About Us

History

The A.P. Public Service Commission came in to existence on 1st November, 1956 with the formation of the State of Andhra Pradesh. Before this, there was Andhra Public Service Commission in the Andhra State and Hyderabad Public Service Commission in the Hyderabad State. Andhra Service Commission came in to existence only in 1953 after the bifurcation of composite Madras State into Andhra and Madras States.

On the eve of formation of Andhra Pradesh Public Service Commission, Andhra Public Service Commission was functioning with a Chairman and two Members and Hyderabad Public Service Commission was functioning with one Member. Hence, A.P. Public Service Commission was constituted with a Chairman and 3 Members. With increasing work load, Government enhanced the Members as five in the year 1981 and later to Chairman and 7 Members in the year 1983. Government again reviewed the strength in 1994 and enhanced it to Chairman and 9 Members. This is the present strength.

Position under the Constitution
Duties and functions :-

The Public Service Commissions had been established under Article 315 of the Constitution of India. The functions of the Commission are enumerated in the Article 320 of the constitution.

The statutory functions of the Commission are as follows:-

1. Direct Recruitment (Article 320 (1))

2. Recruitment by transfer (Article 320(3)(b))

3. Statutory rules relating to services (Article 320 (3)(a)&(b)

4. Disciplinary cases (Article 320(3)© and regulations 17(1)(a) to (e))

5. Reimbursement of legal expenses (Article 320(3)(d))

6. Wound and extraordinary pension cases (Article 320(3)(e))

In addition the Commission is entrusted with the following items of work:-

1. Conduct of Departmental Tests for several departments.

2. Conduct of examination for admission to RIMC, Dehradun.

3. Conduct of Half yearly examination for IAS and IPS Officers and Proficiency tests for AIS Officers.

4. Watching of temporary appointments exceeding 3 months and according concurence for their continuance (regulation 16)

5. Consultation in cases of appointment of contract extending over 5 years (Regulation 16).

Regulations and Rules of Procedure

In the year 1963 Government of Andhra Pradesh brought out regulations called “Andhra Pradesh Public Service Commission Regulations” vide G.O.Ms.No.489, G.A.D., dt: 23.4.1963. These Regulations were based on the Madras Public Service Commissions Regulations 1950, adhoc regulations issued for the year 1954, 1956 & 1957 by the Andhra Government and the Hyderabad Public Service Commission Regulations 1952.

Regulations specify the composition of the Commission, conditions of service of Chairman, Members and other staff. They also specify scales of pay, matters in respect of which Commission shall be consulted and matters in respect of which Commission shall not be consulted. It also indicates services under the purview of the Commission to make appointments through direct recruitments.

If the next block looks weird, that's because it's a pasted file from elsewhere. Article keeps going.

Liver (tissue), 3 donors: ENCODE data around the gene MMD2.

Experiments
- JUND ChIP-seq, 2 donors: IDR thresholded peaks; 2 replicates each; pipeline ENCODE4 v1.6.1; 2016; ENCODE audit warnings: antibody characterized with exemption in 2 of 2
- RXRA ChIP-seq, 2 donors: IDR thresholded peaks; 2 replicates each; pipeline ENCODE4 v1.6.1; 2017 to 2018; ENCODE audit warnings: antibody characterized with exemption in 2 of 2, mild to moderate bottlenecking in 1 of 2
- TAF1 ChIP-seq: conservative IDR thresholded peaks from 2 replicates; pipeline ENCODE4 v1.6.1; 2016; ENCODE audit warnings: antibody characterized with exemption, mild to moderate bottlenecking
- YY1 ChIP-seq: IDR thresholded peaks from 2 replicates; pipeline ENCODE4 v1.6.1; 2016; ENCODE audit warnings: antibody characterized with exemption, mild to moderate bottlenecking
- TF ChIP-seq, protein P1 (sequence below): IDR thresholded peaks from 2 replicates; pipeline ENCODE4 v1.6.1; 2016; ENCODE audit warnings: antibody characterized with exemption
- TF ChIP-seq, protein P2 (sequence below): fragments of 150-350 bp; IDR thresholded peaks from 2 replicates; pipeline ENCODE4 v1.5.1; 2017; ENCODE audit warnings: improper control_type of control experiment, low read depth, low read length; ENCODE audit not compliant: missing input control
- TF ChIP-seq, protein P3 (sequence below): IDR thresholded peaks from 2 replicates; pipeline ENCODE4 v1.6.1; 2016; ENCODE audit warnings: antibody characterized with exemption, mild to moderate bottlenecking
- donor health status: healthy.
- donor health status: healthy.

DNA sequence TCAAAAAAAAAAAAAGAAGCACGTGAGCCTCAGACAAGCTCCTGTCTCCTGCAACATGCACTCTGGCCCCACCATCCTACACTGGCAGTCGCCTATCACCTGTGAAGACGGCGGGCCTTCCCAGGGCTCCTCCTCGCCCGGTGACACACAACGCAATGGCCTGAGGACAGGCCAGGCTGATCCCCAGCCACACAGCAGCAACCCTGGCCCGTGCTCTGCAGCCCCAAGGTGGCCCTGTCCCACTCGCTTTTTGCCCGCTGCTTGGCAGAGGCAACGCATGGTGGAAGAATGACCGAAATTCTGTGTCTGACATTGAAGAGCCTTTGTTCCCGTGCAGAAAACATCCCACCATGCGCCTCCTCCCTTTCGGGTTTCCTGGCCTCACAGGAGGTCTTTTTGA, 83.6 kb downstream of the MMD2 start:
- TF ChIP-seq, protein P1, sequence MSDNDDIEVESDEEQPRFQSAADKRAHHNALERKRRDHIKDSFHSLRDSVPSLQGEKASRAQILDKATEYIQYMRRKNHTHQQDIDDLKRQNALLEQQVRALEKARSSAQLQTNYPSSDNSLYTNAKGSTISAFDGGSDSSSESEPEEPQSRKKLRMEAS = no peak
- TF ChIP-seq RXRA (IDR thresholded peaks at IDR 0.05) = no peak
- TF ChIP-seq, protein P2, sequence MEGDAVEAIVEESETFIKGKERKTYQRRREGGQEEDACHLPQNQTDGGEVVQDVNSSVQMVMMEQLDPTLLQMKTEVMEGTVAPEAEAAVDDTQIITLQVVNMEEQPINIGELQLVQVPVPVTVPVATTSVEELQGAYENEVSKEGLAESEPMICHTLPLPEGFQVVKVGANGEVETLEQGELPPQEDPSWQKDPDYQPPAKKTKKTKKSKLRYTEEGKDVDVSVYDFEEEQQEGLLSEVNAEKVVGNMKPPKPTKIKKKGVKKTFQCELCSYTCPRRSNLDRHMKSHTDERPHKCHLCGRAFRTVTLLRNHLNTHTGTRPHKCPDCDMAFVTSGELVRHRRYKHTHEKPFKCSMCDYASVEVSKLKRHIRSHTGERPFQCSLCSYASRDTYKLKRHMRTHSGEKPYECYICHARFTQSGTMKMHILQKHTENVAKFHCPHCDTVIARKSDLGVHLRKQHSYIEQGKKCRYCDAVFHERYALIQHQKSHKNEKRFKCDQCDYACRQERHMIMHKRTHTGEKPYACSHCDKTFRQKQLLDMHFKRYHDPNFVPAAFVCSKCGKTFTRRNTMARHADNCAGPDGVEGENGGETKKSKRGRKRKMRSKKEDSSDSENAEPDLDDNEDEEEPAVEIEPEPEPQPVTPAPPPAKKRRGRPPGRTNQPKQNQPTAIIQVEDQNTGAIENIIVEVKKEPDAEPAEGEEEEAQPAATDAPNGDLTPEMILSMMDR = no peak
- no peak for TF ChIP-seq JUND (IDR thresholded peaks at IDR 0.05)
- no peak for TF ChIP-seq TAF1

The A.P. Public Service Commission has made rules of procedures to regulate its procedure in relating to performance of its functions. The rules prescribe procedure to be followed with regard to recruitment by transfer/promotions, disciplinary cases etc.,

Transparency in the Functioning of A.P.P.S.C.

The framers of Constitution of India have evinced great caution while framing the provisions for formation and functioning of Public Service Commissions with the view that those who head these institutions would discharge their functions in utmost judicious manner keeping at bay the factors of caste, creed, nepotism, personal bias and above all corruption. The unemployed youth expect that the Commission would pick the creamy layer among the very best and thereby the right man is chosen for the right job. Any minor deviation from this concept would result in maladministration as a person selected would normally be in public employment in three decades or more and wrong selection would result in heavy expenditure to public exchequer and the Commission will not be in a position to undo the mistakes, if any, caused during the process of selection.

In this backdrop, Andhra Pradesh Public Service Commission in its endeavour to conform to the spirit underlying the formation of Public Service Commissions, has introduced the following measures to ensure fair and transparent process of selections.

1. Written Test Mandatory for All Recruitments :

Notwithstanding the fairness with which they are conducted, more often than not the proceedings of interviews are always a matter of Public debate, presumptions and criticism. To wipe out the apprehensions among the job seekers Andhra Pradesh Public Service Commission has made written test mandatory for all recruitments, irrespective of the number of candidates. For certain recruitments the Commission has done away with oral test.

2. Reduction of Interview Marks :